Skip to Content
Zoo News Blog

Saving the Cotton-Top Tamarin in Colombia

As we get closer to Walk for the Wild, a 5K walk for our wildlife-saving mission, we’re excited to feature one of our many conservation partners, Proyecto Tití, that you help support during our annual 5k walk. This nonprofit works to save the critically endangered cotton-top tamarin in Colombia. If you’ve ever visited the Zoo’s Wortham World of Primates and seen a tiny monkey with a tuft of white fur on its head, that’s a cotton-top!

Figure 1 – Cotton-tops watching from their perches in the forest canopy (photo credit Sofía Morales and Daniel Nelson)

The cotton-top tamarin – tiny, adorable and critically endangered.

One of the best parts of my job is connecting with all kinds of people – at our Zoo and beyond – to hear inspiring stories of conservation. I was lucky enough to see the work of Proyecto Tití during a trip to visit my partner’s family in Colombia. The research site that we visited is on a privately-owned finca – or farm – in Santa Catalina. Leysthen Diaz, Head of Social Programs, welcomed us to their research base and shared the history of their organization and the cotton-top tamarin.

The cotton-top tamarin (Mono Tití Cabeciblanco in Spanish) weighs just one pound and sports a distinctive tuft of white hair on its head. This tiny tamarin is one of the world’s most endangered primates. Midcentury, an estimated 20,000-40,000 cottontops were trapped and brought to the United States for biomedical research. Fortunately, in 1973 they were listed as Endangered under the US Endangered Species Act, which greatly reduced incidence of capture. Starting in the mid-1980s, Proyecto Tití founder Dr. Anne Savage began doing research on the remaining wild cotton-tops, connecting with Colombians and building a team of passionate conservationists.

The tropical dry forest: a unique, disappearing habitat.

After our history lesson, Leysthen led us through cattle pastures to the edge of a dense forest. The mostly hard, dusty ground along our route is typical in December. This dry season, and following rainy period, creates the unique ecosystem in which the cotton-tops thrive: the tropical dry forest. Right now, the largest threat the tamarins face is loss of this habitat. Historically, over 9 million hectares of tropical dry forest existed in Colombia – today, just 8% remains. The forest continues to shrink due to human activities including agriculture, mining, illegal logging, and urban expansion.

Before entering the forest, our guides advised us to put on insect repellent. Despite the dry season, there were still plenty of mosquitos. This part of Colombia is hot all year round – around 90 degrees and very humid. Every day, researchers head deep into the forest to visit all the family groups and observe their behavior. This site has 11 family groups on which research is done – in each group, one tamarin has a transmitter.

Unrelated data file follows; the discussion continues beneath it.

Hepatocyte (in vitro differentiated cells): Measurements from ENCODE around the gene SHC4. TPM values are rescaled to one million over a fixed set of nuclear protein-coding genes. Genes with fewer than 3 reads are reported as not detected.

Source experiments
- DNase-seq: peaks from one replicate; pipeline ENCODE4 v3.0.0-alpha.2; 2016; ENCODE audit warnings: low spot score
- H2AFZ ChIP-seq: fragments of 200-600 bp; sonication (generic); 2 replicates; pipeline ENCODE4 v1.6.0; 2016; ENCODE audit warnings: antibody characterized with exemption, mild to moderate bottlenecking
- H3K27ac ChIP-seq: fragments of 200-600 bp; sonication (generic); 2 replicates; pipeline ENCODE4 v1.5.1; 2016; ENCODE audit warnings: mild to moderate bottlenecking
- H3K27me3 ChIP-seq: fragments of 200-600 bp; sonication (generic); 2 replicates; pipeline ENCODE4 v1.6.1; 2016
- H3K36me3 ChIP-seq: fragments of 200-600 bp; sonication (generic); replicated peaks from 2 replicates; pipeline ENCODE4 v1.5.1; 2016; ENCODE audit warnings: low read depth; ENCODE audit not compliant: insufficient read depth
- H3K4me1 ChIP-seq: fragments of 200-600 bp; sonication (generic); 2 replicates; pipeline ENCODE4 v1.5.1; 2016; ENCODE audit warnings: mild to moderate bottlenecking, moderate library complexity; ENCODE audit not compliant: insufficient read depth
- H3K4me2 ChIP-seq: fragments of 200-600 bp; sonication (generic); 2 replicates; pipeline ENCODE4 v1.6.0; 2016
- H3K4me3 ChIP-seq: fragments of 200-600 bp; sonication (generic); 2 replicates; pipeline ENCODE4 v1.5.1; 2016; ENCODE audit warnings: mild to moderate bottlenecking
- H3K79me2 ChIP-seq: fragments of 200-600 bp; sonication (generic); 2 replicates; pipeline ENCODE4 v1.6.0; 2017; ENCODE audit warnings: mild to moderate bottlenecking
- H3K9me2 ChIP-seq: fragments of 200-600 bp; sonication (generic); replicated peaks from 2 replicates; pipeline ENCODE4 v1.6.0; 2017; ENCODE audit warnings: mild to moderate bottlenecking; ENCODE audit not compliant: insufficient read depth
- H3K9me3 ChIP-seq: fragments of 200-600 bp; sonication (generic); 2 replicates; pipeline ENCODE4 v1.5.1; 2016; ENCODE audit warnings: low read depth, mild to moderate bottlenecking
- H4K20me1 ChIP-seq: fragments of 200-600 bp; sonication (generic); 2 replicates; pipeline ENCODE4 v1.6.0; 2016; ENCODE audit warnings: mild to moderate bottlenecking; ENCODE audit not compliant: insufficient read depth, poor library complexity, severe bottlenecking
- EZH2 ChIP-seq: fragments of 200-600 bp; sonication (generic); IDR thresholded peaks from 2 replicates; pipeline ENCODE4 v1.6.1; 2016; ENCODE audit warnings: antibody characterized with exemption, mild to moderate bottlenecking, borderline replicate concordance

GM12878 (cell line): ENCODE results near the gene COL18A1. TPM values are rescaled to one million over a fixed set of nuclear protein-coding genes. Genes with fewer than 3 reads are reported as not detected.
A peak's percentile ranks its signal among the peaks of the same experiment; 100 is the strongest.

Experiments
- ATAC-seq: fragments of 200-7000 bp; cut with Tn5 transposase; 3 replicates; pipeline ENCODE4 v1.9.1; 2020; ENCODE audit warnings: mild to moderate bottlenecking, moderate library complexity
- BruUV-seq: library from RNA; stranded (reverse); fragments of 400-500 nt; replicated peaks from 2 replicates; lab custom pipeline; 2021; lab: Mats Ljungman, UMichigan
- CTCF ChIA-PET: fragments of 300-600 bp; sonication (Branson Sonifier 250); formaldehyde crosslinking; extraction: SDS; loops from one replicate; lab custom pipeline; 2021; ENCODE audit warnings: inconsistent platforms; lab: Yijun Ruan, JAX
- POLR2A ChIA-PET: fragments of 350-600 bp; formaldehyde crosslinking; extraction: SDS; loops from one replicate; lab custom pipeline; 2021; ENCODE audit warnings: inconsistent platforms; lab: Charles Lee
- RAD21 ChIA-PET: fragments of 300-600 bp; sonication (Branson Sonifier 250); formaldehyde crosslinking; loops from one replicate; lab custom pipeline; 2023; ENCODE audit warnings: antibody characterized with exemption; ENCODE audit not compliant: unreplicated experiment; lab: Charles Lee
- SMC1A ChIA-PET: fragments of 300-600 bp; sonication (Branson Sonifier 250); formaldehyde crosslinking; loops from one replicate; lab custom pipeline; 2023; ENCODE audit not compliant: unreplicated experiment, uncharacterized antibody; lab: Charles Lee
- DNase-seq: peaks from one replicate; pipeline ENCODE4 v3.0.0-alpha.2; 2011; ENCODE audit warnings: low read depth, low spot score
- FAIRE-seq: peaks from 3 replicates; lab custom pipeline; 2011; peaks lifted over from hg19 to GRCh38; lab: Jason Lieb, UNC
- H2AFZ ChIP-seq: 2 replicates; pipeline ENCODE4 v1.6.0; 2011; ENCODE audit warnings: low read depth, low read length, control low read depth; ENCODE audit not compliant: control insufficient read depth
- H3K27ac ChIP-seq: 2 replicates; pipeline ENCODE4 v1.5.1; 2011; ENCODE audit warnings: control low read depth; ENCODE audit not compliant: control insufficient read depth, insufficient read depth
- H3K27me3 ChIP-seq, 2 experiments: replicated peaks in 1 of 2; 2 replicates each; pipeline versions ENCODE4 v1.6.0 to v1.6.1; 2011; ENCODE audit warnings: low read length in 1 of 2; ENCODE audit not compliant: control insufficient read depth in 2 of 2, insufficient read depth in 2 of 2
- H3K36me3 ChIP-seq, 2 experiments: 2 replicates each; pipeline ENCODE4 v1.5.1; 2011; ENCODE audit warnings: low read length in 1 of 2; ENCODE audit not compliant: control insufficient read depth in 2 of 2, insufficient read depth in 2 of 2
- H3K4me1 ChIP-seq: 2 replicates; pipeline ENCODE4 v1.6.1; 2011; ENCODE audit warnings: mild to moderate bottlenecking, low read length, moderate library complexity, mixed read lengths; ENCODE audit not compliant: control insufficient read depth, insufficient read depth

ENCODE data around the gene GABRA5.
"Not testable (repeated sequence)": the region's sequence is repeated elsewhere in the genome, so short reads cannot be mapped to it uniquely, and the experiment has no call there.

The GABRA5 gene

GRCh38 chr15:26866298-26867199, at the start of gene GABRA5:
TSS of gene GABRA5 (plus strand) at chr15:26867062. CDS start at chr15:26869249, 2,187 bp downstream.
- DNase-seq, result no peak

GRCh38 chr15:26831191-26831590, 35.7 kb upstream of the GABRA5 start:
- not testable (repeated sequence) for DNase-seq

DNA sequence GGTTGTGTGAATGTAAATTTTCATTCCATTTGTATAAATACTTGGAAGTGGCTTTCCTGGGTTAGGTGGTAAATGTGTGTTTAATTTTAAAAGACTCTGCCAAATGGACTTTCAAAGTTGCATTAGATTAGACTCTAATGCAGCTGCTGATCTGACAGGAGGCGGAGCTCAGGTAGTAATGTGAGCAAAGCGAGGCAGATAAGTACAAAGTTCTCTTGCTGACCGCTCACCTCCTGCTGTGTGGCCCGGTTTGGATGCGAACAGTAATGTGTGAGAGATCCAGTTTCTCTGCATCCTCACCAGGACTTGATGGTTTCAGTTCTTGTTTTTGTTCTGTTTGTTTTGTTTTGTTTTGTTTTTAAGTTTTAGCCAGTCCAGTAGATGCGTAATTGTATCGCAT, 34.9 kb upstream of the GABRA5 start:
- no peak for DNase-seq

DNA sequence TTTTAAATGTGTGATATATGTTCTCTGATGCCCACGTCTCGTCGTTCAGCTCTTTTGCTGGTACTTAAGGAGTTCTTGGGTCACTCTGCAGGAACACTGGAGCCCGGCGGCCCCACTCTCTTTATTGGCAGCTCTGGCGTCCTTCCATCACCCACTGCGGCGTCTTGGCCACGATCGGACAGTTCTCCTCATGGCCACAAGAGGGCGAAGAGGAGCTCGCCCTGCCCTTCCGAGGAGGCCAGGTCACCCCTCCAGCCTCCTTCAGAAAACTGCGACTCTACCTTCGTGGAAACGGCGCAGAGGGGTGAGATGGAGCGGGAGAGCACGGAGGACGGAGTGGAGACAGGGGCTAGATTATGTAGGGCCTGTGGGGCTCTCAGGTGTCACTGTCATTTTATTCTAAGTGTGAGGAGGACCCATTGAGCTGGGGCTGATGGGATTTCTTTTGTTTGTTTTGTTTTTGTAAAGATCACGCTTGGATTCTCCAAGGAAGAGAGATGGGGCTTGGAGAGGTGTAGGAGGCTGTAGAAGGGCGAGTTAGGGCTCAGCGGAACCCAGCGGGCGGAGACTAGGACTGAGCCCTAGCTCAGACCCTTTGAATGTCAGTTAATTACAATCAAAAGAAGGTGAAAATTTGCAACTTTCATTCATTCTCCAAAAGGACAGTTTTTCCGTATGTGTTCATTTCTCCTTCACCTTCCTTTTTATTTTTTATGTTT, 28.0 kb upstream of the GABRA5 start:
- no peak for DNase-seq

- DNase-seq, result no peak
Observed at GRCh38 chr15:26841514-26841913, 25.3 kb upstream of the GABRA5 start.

Figure 2 – Leysthen Diaz explains their work. Jeisson Medina tracks the transmitter’s signal (photo credit Valentina Hoyos)

After a few minutes of following the tracker, we caught sight of three cotton-tops in the forest canopy, watching us cautiously. This was the dominant male – who had the transmitter – and the dominant female with a baby. The cotton-tops have a unique hierarchy where the dominant female suppresses the hormones of the other females in the group, so she is the only one to reproduce. Each family group has an incredibly complex social structure and is generally limited to 5-7 individuals. When a group gets too big to sustain, some individuals are forced to leave. Much of what we know about the tamarins’ behavior we learned from the 30+ years of research by team members of Proyecto Tití.

As we made our way back, our guides also showed us something very special – three massive cuipo trees. These trees are fast growing and can reach 150 feet. They drop large chunks of sap, which are a key part of the cotton-top’s diet – especially during the dry season when fruits are hard to come by. We spotted capuchin monkeys, howler monkeys and a pair of scarlet macaws – all part of a delicate ecosystem.

Figure 4 – The sap from the cuipo tree, which part of the cotton-top’s diet (photo credit Mia White)

At the end of the tour our guides explained that occasionally, researchers find lone individuals much closer to their base. These cotton-tops have left their family group – a natural process that keeps families at a sustainable size. As Proyecto Tití works to protect larger swaths of forest and to restore forest corridors through reforestation and community education, these cotton-tops will be able to move safely to new habitats and join another family group.

Figure 6 – In cattle pastures close to the research base, where lone cotton-tops are sometimes spotted

Community Connections

After our tour of the reserve, we visited the nearby village of Los Límites. There, we saw one example of the work Proyecto Tití does with local communities. Proyecto Tití works with people of all ages and backgrounds, from the landowners to farmers to villagers to school children – each of whom can play a role in the cotton-top’s survival.

In our case, we visited local artisans. By empowering artisans to create “eco-mochilas”, a traditional bag used to carry goods, locals increase their income and reuse plastic bags that might otherwise end up as litter. Additional programs with schools help to teach children of all ages about conservation and ways to help protect the cotton-top. And Proyecto Tití works constantly with farmers and landowners to identify forest that can be protected as either a primary habitat, or as a connective corridor.

Support Proyecto Tití – and 32 other partners – at Walk for the Wild.

When you participate in Walk for the Wild on Sunday, April 23, you help support conservation all over the globe, including partners like Proyecto Tití.